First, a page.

So, when you're looking at, kind of, mapping out what resources are there, think of the strength of your community. Instead of the areas that need improvement, you know, community asset mapping helps you to ask questions and to gather information, and to help build those relationships with the community. So, I think there was some comments that are mentioning including school gym teachers, professional athletes, local colleges. These are all great resources outside of the center that can help you to implement these activities. But it builds relationships with your community. Alright. So, I want to give everybody some time. If you have any questions to ask. I'm very, very thankful that everyone participated. I love having polls, and I appreciate all of your participation. So, if there are any questions, then we will take them at this time.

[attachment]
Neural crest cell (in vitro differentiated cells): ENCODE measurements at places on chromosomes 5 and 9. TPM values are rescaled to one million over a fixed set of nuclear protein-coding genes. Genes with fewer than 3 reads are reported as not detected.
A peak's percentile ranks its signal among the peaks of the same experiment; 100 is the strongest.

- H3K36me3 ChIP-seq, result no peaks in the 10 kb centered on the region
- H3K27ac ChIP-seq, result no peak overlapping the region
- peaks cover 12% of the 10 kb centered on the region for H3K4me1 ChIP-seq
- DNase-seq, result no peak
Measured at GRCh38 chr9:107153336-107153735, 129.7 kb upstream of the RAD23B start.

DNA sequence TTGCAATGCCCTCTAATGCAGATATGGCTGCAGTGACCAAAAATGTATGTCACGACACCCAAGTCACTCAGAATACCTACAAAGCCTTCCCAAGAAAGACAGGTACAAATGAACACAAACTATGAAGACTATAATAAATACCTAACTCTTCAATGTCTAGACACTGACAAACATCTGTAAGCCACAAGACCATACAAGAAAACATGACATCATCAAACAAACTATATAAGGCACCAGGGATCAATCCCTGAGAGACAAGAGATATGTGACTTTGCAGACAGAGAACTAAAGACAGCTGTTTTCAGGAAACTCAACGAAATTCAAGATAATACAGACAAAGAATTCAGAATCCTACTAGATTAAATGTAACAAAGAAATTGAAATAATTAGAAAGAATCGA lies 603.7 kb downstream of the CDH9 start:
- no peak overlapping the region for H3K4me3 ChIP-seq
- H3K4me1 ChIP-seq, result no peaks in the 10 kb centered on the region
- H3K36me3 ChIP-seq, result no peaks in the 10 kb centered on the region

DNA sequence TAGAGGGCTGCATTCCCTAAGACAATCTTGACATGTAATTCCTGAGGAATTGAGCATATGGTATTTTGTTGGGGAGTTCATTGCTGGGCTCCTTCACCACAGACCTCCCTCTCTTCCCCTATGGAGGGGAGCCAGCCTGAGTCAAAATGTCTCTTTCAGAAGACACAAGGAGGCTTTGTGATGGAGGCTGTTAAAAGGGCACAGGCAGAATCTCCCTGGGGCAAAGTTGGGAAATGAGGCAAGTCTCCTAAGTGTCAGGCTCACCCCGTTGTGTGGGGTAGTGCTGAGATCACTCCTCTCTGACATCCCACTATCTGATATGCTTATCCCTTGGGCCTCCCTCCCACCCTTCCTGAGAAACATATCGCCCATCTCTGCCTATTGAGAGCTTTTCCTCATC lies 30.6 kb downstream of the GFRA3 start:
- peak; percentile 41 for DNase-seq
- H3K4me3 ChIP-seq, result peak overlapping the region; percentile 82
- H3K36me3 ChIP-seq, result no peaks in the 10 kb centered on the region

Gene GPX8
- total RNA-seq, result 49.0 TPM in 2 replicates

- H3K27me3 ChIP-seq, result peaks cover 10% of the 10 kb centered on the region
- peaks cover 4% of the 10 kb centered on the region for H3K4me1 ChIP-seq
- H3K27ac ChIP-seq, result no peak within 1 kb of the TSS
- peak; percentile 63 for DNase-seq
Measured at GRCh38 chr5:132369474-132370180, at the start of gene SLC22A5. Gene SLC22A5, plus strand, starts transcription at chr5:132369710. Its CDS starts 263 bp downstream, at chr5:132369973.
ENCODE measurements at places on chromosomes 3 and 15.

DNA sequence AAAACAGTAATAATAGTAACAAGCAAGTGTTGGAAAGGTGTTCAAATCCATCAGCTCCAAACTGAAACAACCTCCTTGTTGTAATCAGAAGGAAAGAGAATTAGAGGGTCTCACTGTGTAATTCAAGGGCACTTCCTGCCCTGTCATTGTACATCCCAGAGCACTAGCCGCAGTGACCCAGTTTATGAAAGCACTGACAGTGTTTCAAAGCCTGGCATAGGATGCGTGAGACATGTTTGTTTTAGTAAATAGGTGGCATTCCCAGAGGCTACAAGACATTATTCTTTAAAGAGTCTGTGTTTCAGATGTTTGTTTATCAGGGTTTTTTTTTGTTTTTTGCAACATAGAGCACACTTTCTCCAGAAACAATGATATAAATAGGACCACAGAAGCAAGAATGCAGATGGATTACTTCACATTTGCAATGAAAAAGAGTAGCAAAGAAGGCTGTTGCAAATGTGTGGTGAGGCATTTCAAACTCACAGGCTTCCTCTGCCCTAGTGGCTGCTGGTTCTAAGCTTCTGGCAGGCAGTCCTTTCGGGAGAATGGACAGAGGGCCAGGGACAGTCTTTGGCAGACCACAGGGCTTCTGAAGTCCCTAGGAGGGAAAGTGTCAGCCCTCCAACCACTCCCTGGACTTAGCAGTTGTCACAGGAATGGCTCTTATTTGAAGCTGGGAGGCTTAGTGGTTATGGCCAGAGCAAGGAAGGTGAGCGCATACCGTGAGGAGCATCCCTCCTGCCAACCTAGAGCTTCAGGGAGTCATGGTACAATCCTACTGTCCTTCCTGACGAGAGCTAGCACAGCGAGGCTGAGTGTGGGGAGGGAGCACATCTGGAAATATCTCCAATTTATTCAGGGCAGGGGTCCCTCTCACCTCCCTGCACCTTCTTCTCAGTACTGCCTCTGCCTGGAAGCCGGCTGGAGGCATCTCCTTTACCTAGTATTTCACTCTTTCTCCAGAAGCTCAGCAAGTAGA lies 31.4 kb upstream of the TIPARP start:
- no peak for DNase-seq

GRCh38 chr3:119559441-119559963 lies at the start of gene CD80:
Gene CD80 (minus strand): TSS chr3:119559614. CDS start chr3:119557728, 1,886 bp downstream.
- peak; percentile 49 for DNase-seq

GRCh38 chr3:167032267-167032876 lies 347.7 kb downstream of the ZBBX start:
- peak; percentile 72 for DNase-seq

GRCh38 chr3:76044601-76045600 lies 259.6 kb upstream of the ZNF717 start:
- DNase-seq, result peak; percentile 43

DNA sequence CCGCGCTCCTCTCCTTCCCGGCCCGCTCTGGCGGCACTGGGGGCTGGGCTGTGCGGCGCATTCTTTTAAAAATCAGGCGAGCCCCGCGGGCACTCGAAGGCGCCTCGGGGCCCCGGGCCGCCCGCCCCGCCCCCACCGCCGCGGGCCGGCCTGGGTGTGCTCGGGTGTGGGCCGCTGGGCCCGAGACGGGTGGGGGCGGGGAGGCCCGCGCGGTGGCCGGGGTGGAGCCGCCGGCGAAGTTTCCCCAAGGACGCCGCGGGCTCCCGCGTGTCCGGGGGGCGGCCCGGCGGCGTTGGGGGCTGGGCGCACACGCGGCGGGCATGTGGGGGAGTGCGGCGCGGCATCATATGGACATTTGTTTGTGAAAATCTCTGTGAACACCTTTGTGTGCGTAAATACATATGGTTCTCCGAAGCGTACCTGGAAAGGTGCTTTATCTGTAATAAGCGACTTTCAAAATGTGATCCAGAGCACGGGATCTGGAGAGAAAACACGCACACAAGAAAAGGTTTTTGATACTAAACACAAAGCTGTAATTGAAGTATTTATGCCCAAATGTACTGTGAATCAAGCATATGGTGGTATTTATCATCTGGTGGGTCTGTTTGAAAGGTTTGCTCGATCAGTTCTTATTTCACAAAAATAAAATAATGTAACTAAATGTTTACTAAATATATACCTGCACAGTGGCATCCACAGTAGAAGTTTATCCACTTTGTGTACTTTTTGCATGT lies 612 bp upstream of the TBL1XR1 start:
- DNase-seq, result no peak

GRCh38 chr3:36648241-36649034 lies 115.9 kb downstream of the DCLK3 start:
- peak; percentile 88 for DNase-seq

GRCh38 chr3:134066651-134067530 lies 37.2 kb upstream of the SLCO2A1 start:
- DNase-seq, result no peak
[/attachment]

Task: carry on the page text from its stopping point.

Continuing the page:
Administrator: Awesome information, Brianna. Thank you so much. It looks like we do have a few questions coming in. So, we'll go ahead and start with the first one. The first one is what is the best way to include all children that have different developmental levels in one activity.